|Visions drive passionate work|
|Essence of his designs|
“To make something that’s interesting and not boring, but also simple, is extremely difficult and can take a long time,” explains Fox. “For some reason — and it doesn’t always work this way — I think of the process of designing as somewhat organic. You literally plant the seed, the plant grows at a lot of different rates, and you might be doing something else, and that affects the soil conditions or however you choose to think about it.”
The furniture maker has designed and built more chairs than any other type of furniture. He routinely makes prototypes of his chair designs, but rarely for other pieces.
There is excitement in Fox’s voice when he speaks about some of the
materials he has used, particularly in his chair backs. When he comes across a newfound material to experiment with, he’s like a little kid on Christmas morning. Stainless-steel rods or huge pieces of a plastic-type material called Imago don’t look like they’d make comfortable chair backs, but Fox has managed to succeed at achieving that. His use of alternative materials is the signature of his furniture designs.
“I don’t know how it started. I think it is kind of contemporary architecture-based. It’s one of the things I’m interested in … One of the issues for us is you have to have a comfort level in manipulating the material and how you would deal with issues you wouldn’t normally deal with in wood. There are lots of different questions about all of them, such as their working qualities.”
The problems that arise when working with different materials are mostly in terms of expansion and contraction. Many of the traditional woodworking rules apply no matter what Fox is building, so he has to learn how to address wood movement on an individual basis with each material.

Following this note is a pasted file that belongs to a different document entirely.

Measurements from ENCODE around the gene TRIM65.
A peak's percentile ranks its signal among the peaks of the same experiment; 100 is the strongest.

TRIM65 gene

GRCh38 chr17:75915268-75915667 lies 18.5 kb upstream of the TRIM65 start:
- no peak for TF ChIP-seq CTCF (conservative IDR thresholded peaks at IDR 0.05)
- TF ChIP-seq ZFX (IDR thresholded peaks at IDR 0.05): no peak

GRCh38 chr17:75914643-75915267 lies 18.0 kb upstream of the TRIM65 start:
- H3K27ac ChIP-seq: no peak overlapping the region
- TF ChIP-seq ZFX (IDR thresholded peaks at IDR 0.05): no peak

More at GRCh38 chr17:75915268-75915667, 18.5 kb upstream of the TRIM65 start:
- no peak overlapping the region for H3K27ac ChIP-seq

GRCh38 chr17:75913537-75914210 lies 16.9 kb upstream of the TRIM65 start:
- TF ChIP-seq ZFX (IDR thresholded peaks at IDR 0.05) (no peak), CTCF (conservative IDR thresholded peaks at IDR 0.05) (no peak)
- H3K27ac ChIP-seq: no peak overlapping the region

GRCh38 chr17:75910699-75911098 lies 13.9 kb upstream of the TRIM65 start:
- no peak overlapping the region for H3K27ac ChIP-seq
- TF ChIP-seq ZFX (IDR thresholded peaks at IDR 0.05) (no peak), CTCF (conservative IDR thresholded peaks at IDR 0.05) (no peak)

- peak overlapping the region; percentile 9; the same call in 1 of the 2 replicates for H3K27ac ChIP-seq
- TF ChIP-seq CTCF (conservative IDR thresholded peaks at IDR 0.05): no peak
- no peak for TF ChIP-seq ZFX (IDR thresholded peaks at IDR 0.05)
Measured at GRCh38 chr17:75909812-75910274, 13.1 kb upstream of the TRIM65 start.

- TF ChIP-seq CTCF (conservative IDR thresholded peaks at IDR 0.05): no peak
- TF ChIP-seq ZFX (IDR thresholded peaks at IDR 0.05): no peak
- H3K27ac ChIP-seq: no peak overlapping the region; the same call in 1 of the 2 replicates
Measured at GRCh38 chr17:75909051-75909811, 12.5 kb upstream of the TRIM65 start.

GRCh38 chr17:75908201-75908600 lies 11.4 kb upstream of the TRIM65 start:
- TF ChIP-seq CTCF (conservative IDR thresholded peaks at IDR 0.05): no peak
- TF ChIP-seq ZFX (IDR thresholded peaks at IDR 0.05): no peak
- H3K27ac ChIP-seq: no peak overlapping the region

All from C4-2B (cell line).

Here are a couple material thoughts from Fox’s bag of tricks.• Imago: “In the case of our plastic chair [the “Owl Chair”], we used Imago, made by Knoll Textiles. The Imago is off the charts, I think. It comes in a 4x8 sheet; one sheet will make six of those chairs. One of the real advantages is that we can manipulate it on woodworking equipment, so we can cut it on the table saw, sand the edge, [and] we can drill it. The only little variable is the shaping of it ... we’ll heat the material with a radiant heater and it will get kind of mushy, and then we have a male form and we’ll slump it, then put it in our vacuum bag to hold it while it’s cooling.”
• Copper cloth: “This screening is incredibly seductive, and we now have three projects that we’re using it in. It looks like a screen door, but it’s made out of copper and it’s actually considered to be copper cloth. It comes in a variety of thread counts and the stuff is amazing looking. We bought it a few years ago just because it seemed cool.”
Fox has always had a couple of people working in his shop. John May and Bill Smith basically do their own thing and work for Fox on a piecemeal basis. He calls them subcontractors; they work on their own projects and lend a hand when Fox needs their assistance. The arrangement is basically one of sharing shop space. There have been occasions when Fox has hired an employee or two, and the results have been mixed since working in a studio shop that produces mainly one-offs can be difficult.
“We’ve had people from a variety of schools and a variety of programs. Some have been better than others,” Fox says. “It would be one thing if we were doing repeat commercial work or we were doing kitchen cabinets or something that had some consistency from project to project. You could train someone to do certain operations that are done over and over again. But that’s not the case here. We need to teach people that come here and work the way that I do it, and it’s more a way of thinking.”